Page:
Category Archives: JXTA


Face Time with JXTA and Shoal Engineers

The second day at the show was a little more of a grind than the first. Aching feet and all that. But the reaction was still overwhelmingly positive. I had more of a chance to have some chats with the JXTA team and also with one of the people responsible for the Shoal project.

It seems the JXTA team is pining for a new book on JXTA and at least one person suggested I write it! (Uh… yeah… in my plentiful spare time!) I must admit it’s tempting. Another temptation to consume time I don’t really have came from a Shoal engineer interested in a) integrating Shoal with Spring for declarative clustering of Spring apps, and b) using this method to cluster JXTA super-peers (that was actually my idea, since our super-peers are Spring apps.)

Finally someone from Sun’s ISV Engineeering team was very enthusiastic about the idea of us porting our app–or some variation on it–to SavaJe, and since we’ve been considering a mobile version, it’s definitely worth a look-see.

We’ve met a lot of our goals for this conference, so the last day should be pretty easy-going. As Leigh says, the last thing we’re hoping for is a visit from a Java Rock Star.

“Wow. Cool…”

We heard a fair bit of that yesterday here at the oponia “pod” in the Java Playground @ JavaOne 07. We’ve all become pretty slick at giving the demo and Leigh is mastering the art of snagging total strangers and forcing them to watch it. Most of them end up being glad they did. Another thing we’ve been hearing quite a bit is: “hey, this actually looks really useful.” Umm… yeah. We kinda planned it that way, but we’re glad you agree. 😉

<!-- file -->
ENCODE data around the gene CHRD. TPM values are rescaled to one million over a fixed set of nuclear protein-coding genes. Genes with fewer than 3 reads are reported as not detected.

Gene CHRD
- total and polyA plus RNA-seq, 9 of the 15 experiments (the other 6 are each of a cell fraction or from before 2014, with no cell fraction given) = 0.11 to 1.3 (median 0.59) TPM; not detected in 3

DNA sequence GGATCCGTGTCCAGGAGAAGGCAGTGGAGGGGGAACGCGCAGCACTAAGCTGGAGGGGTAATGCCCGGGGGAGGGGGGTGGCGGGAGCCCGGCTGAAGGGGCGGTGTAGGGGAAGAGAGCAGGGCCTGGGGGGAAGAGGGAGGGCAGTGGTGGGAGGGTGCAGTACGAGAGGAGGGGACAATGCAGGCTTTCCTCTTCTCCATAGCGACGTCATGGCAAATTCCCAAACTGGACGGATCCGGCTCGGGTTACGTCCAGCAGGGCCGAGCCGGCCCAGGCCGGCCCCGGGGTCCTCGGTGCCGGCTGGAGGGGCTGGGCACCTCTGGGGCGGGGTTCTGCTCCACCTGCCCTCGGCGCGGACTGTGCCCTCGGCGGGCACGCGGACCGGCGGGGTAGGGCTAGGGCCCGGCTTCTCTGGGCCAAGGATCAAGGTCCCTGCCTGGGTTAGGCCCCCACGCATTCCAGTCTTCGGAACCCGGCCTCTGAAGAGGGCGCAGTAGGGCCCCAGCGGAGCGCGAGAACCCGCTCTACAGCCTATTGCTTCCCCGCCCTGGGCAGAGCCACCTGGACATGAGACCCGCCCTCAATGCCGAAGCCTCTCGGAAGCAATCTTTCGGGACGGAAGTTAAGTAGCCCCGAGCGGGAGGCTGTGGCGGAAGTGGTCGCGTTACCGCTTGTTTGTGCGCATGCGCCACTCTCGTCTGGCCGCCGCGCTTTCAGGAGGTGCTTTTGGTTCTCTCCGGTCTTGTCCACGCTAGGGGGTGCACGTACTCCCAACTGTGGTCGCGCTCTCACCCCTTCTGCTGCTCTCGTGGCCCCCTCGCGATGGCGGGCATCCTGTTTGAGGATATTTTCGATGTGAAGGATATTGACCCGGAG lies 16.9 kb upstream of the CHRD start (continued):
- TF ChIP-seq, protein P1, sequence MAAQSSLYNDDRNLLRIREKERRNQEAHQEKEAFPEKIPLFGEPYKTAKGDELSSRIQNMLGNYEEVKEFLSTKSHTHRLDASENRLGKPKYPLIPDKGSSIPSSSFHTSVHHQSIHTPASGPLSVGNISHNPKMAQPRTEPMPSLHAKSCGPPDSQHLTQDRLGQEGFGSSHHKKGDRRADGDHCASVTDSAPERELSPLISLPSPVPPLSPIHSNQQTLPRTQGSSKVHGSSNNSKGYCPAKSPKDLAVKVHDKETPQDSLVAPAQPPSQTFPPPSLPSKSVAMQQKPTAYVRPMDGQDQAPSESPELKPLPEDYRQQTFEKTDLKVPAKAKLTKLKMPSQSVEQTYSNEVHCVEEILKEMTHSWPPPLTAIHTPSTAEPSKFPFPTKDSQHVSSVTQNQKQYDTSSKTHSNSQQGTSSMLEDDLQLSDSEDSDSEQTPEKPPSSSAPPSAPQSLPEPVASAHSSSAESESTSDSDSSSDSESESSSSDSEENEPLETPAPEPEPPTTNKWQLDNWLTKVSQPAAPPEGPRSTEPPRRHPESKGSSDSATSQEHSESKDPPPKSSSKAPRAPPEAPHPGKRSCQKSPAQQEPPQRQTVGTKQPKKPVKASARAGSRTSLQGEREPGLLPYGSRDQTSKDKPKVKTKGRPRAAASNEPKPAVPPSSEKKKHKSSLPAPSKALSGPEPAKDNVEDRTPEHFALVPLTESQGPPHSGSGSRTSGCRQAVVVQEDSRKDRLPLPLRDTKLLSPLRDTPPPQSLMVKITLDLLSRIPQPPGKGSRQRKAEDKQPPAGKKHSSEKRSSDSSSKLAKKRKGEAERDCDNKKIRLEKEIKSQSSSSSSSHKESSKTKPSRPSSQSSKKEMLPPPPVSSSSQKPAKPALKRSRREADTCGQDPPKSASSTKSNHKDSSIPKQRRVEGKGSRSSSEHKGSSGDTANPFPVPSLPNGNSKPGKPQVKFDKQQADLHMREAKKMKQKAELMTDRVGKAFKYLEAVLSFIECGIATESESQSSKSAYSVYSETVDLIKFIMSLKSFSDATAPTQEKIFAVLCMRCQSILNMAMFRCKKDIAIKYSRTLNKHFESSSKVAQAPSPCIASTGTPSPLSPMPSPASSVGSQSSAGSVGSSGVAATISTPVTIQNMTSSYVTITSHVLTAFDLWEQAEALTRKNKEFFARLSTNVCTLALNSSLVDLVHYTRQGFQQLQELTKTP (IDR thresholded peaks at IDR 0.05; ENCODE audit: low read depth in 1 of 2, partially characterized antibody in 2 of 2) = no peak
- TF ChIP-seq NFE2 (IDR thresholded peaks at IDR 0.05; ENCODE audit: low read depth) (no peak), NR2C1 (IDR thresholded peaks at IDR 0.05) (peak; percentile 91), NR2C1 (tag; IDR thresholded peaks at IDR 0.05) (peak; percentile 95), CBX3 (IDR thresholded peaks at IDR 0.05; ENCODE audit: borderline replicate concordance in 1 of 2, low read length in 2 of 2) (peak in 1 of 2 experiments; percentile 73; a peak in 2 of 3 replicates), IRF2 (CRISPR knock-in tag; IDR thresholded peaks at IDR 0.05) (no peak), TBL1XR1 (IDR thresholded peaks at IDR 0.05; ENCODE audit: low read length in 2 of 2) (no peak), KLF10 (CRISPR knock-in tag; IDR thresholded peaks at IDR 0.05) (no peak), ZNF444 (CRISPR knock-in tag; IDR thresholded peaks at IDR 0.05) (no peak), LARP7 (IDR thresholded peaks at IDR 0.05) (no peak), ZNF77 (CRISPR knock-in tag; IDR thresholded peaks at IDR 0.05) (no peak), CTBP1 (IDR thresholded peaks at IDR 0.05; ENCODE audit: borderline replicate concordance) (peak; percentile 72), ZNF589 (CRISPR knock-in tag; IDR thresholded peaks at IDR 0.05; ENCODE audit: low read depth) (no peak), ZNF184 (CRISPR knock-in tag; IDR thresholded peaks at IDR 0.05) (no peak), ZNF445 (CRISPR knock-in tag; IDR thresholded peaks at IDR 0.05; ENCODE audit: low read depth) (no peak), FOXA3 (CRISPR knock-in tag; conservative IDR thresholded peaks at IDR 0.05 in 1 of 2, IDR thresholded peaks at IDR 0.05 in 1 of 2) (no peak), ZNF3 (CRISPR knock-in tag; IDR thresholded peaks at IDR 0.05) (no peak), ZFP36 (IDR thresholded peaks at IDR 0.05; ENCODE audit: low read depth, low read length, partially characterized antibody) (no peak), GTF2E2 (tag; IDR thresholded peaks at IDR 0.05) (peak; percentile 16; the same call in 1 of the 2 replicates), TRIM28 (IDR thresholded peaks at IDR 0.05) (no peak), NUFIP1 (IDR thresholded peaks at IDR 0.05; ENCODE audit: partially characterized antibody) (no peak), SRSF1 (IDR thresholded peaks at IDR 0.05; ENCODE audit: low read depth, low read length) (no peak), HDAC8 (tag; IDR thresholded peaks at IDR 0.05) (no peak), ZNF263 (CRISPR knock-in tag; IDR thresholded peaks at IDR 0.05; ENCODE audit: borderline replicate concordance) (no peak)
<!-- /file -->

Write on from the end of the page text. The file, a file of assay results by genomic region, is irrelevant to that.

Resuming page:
We had some pretty stiff competition for attention from the singing, dancing Robosapiens, the world’s fastest robot, and a Java-powered submarine. (It is a playground, after all.) Many thanks to Mike Duigou and Henry Jen for their fabulous demos of oponia’s ucaster in the JXTA pod.

I didn’t get to look around too much myself, but the coolest thing I’ve seen so far (besides the Robosapiens) was the Sunspot programmable sensor technology. Maybe today Mark and I will go find out what Nokia and Motorola are doing here. Well, we’re due back on the floor in a few minutes so… more later.

oponia at JavaOne

I’m thrilled to announce that we (oponia networks) will be premiering our “hyper-simple” sharing and collaboration platform at JavaOne this year. You’ll find us in the Java Playground in the Pavilion from May 8 to 10.

More info on the product will be available before the show (our team is working frantically on the material now), and I’ll post again when it’s ready to share.

I’d like to say a very special “Thank you!” to Bernard Traversat and Stephanie Kaul of Sun for providing us with this opportunity to showcase our JXTA-based product in such a great venue. Hope to see you there!